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A federal court has shut down an Atlanta-based debt collector in response to a Federal Trade Commission complaint alleging that its agents threatened consumers with arrest and imprisonment and tried to collect debts that consumers did not actually owe.

The FTC’s complaint alleges that Critical Resolution Mediation LLC’s collectors regularly posed as law enforcement officers, attorneys, mediators, or process servers when calling consumers, lending credence to their threats about supposed unpaid debts. In many cases, the defendants were attempting to collect on so-called “phantom” debt—debts that either were never owed—or debts that were no longer owed.

The case was brought as part of the Operation Corrupt Collector law enforcement sweep.

According to the complaint, the company’s collectors threatened not only to arrest and jail consumers who refused to pay immediately, but also to garnish consumers’ wages, revoke their drivers’ licenses, or lower their credit scores. In addition, the collectors allegedly contacted consumers at their workplaces or notified their families about the supposed debt, shared consumers’ personal information, and threatened serious legal consequences.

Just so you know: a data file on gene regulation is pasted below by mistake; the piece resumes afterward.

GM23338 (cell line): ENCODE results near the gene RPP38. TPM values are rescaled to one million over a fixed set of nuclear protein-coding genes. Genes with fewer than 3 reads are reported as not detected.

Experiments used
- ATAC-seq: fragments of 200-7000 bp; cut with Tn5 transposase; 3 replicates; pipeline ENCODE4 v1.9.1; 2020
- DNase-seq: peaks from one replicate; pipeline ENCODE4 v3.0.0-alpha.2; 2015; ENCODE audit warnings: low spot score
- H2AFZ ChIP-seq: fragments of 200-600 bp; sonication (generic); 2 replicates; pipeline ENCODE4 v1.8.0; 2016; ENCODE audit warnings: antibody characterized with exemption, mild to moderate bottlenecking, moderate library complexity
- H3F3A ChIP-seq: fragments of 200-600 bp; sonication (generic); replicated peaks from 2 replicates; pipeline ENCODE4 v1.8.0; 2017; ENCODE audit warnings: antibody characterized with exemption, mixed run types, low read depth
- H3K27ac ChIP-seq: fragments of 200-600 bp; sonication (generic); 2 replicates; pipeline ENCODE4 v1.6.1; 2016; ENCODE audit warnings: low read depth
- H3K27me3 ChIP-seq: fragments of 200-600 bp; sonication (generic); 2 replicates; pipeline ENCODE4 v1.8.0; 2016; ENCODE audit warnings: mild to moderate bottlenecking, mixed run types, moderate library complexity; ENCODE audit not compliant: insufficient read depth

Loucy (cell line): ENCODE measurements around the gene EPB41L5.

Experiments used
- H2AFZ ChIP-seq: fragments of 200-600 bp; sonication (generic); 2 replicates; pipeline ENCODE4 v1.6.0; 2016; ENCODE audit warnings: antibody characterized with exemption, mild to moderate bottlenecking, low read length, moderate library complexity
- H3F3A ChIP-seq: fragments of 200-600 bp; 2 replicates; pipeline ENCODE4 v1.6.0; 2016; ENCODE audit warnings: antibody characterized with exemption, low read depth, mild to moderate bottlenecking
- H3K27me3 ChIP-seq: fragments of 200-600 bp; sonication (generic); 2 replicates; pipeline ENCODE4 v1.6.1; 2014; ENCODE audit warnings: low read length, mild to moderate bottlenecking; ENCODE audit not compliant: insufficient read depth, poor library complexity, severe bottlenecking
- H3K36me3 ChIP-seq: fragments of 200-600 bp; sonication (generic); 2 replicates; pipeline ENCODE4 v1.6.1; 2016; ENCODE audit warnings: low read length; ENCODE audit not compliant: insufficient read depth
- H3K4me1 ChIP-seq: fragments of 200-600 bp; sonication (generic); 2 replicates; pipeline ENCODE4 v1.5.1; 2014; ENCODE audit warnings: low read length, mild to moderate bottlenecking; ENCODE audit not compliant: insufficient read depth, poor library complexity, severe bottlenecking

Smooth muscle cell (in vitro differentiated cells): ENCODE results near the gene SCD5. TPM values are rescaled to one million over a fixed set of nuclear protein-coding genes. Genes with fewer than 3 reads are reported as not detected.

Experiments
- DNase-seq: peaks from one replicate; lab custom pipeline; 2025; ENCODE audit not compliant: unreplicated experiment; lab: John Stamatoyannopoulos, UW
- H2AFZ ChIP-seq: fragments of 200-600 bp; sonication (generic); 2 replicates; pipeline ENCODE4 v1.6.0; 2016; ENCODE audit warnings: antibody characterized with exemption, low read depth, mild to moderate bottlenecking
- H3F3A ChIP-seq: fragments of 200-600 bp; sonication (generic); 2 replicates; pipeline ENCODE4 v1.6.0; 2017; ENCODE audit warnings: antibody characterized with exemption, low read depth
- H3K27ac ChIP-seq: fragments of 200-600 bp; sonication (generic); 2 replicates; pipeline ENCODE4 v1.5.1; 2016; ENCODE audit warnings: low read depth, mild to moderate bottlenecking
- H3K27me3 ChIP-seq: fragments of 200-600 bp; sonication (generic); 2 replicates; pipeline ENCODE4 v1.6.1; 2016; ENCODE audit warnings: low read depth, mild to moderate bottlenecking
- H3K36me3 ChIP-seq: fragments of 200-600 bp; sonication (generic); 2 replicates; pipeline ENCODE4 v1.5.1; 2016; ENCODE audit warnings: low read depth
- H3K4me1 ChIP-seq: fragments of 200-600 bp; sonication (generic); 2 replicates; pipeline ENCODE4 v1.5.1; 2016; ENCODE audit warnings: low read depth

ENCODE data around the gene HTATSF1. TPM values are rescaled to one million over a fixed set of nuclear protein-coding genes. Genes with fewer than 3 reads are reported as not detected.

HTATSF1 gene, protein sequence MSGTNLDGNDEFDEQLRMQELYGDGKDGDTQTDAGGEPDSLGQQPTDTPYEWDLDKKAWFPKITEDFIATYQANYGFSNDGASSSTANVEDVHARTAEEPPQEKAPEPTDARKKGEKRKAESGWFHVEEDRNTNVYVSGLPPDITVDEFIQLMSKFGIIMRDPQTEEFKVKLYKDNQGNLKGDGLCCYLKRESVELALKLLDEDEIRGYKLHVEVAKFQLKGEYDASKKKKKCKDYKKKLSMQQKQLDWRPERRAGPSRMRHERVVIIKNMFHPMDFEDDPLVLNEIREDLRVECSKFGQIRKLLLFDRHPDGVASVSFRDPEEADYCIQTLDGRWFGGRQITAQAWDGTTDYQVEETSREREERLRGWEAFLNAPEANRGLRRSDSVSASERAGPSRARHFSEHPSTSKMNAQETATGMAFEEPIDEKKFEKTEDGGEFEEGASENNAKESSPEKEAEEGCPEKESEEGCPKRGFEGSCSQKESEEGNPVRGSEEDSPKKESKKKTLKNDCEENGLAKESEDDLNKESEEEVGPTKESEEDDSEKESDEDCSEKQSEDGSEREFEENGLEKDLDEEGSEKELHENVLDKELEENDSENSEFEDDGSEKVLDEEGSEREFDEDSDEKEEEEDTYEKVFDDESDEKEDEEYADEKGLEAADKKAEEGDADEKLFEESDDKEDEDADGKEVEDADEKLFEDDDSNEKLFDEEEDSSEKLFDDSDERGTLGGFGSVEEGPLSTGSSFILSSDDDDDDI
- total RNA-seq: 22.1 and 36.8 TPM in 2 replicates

The collectors allegedly used profane language with consumers who refused to pay or asserted their right to review information about the purported debts. The defendants also refused to provide information about the alleged debts as required under the Fair Debt Collection Practices Act (FDCPA).

The complaint charges that Critical Resolution Mediation LLC, Parliament Services LLC, and Brian Charles McKenzie violated both the FTC Act and the FDCPA.

The Commission vote authorizing the staff to file the complaint was 5-0. The complaint was filed in the U.S. District Court for the Northern District of Georgia. The Court entered a temporary restraining order in the case on Sept. 30, 2020.

NOTE: The Commission files a complaint when it has “reason to believe” that the named defendants are violating or are about to violate the law and it appears to the Commission that a proceeding is in the public interest. The case will be decided by the court.

The Federal Trade Commission works to promote competition and protect and educate consumers.  The FTC will never demand money, make threats, tell you to transfer money, or promise you a prize. Learn more about consumer topics at, or report fraud, scams, and bad business practices at Follow the FTC on social media, read consumer alerts and the business blog, and sign up to get the latest FTC news and alerts.

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